The Federal Communications Commission (search) has received complaints about the New Year's Eve "Tonight" show and is beginning a preliminary probe, a spokeswoman said Tuesday. But it's likely little will come of it.
Motley Crüe (search) was performing shortly after midnight when Neil turned to Lee and said, "Happy ——ing New Year, Tommy!"
It was an off-the-cuff remark and not done intentionally to test broadcast rules, said a spokeswoman for the band who asked not to be identified. Neither Motley Crue nor NBC had any other comment Tuesday.
Jay Leno normally tapes the "Tonight" show, but did a live version for the East Coast on New Year's Eve. Neil's remark was excised when the show was seen in other time slots.
U2 lead singer Bono used the same expletive at last year's Golden Globe Awards, which were also broadcast live by NBC. The network has said it will put this year's broadcast on a 10-second delay.
The FCC, in a March ruling issued after receiving hundreds of complaints about Bono, said the word should not be used on over-the-air radio or television programs when it's likely children will be listening. But the Bono ruling did not apply to the hours between 10 p.m. and 6 a.m., generally considered a "safe harbor" for rougher language. The commission said in its ruling that it would take complaints about language in those hours on a case by case basis.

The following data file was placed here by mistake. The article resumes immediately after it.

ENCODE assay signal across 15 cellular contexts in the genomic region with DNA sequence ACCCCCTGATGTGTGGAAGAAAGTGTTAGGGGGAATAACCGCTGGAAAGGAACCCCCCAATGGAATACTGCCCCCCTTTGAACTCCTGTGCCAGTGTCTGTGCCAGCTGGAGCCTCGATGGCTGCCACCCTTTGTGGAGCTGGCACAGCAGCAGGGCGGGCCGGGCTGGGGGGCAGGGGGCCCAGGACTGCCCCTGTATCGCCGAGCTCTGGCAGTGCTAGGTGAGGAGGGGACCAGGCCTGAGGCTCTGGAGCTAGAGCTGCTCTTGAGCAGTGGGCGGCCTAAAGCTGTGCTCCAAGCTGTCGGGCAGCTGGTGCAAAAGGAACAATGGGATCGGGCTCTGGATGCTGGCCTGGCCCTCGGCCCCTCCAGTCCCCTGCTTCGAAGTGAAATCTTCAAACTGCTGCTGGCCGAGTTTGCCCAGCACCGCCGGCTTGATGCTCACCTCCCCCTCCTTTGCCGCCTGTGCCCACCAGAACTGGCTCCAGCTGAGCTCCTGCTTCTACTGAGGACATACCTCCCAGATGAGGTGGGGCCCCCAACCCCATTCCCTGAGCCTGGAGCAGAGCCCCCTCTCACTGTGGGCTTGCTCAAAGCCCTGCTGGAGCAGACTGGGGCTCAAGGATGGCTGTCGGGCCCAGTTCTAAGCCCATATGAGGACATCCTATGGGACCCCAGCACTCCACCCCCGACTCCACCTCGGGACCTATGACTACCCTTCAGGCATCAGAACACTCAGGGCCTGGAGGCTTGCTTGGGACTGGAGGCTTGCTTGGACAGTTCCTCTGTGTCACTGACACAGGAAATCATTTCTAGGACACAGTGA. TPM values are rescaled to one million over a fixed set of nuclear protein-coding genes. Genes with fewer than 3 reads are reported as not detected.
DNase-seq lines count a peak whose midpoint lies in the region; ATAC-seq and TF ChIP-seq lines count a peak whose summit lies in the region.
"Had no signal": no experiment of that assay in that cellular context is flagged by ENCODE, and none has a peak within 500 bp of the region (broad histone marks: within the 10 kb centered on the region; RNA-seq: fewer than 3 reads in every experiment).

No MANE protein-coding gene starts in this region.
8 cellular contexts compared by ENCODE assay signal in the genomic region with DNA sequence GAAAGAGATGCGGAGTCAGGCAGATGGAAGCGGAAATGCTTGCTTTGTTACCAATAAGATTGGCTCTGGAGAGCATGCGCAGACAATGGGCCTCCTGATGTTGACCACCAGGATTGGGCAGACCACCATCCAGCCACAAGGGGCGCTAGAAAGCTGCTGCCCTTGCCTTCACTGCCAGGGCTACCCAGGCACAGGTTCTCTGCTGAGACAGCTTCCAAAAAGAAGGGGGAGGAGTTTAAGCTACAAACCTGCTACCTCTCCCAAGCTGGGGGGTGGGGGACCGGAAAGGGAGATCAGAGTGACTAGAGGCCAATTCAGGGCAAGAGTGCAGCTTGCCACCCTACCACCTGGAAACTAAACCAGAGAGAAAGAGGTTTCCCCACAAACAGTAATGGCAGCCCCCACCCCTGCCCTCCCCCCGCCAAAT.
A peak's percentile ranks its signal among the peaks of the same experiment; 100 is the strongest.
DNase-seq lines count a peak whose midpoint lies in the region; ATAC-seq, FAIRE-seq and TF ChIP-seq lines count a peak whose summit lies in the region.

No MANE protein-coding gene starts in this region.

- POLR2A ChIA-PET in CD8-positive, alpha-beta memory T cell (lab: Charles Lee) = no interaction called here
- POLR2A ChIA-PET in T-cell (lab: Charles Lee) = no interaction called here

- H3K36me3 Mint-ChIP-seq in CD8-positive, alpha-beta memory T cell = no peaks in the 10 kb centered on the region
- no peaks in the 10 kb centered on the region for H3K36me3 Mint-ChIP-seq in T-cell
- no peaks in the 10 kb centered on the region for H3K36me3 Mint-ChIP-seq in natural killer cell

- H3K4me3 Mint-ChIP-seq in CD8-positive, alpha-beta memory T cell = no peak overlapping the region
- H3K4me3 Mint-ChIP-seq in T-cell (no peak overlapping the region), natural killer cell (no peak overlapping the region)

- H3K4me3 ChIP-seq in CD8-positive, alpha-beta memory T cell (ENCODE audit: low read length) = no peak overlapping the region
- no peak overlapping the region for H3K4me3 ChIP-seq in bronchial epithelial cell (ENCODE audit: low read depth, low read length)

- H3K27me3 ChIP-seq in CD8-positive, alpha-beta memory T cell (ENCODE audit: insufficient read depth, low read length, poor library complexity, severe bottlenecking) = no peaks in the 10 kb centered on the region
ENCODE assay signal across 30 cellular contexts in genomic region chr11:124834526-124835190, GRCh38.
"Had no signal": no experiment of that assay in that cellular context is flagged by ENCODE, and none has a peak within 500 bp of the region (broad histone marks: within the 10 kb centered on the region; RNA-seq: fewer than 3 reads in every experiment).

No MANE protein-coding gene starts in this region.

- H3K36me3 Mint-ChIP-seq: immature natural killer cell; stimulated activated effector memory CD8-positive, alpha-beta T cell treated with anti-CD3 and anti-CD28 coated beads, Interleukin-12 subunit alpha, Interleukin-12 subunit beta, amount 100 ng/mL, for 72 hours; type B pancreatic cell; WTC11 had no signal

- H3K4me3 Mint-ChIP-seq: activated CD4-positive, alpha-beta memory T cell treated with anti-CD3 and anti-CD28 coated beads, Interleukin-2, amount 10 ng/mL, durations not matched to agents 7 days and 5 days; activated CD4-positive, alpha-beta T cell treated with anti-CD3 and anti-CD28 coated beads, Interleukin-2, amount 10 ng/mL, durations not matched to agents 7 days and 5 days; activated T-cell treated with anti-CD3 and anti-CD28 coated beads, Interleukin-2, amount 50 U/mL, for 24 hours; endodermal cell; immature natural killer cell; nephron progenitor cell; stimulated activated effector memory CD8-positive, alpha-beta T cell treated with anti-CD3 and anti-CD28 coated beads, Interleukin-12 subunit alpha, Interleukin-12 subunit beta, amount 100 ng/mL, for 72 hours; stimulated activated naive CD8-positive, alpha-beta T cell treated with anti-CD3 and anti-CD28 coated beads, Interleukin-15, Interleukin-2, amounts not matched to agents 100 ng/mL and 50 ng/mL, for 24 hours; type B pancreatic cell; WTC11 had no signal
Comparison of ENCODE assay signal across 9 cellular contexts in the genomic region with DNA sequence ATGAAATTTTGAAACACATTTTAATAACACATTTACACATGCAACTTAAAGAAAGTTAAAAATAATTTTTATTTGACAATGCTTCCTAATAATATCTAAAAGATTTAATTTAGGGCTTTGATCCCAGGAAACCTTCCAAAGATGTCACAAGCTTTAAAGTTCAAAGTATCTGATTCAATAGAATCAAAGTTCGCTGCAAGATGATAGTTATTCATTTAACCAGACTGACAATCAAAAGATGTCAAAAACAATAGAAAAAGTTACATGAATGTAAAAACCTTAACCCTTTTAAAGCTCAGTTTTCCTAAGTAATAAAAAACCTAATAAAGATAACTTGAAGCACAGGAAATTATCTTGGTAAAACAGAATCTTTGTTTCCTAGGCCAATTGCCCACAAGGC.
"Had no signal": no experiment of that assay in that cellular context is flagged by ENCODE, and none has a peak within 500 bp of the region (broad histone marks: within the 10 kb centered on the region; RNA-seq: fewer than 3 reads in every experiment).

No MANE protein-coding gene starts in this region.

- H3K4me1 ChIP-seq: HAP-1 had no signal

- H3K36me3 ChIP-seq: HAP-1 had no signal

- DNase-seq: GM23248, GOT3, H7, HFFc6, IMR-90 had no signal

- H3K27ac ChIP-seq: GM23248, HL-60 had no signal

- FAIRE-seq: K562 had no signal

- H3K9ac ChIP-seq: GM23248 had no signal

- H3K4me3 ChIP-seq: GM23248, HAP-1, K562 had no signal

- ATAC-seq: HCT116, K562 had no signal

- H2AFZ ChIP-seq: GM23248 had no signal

Networks have been more cautious about material they air after singer Janet Jackson's Super Bowl performance last year.
Jackson was near the end of a Feb. 1 halftime duet with Justin Timberlake when Timberlake snatched off part of her bustier on stage, revealing one of her breasts, which was covered with only a sun-shaped "nipple shield." Those involved blamed the exposure on a "wardrobe malfunction."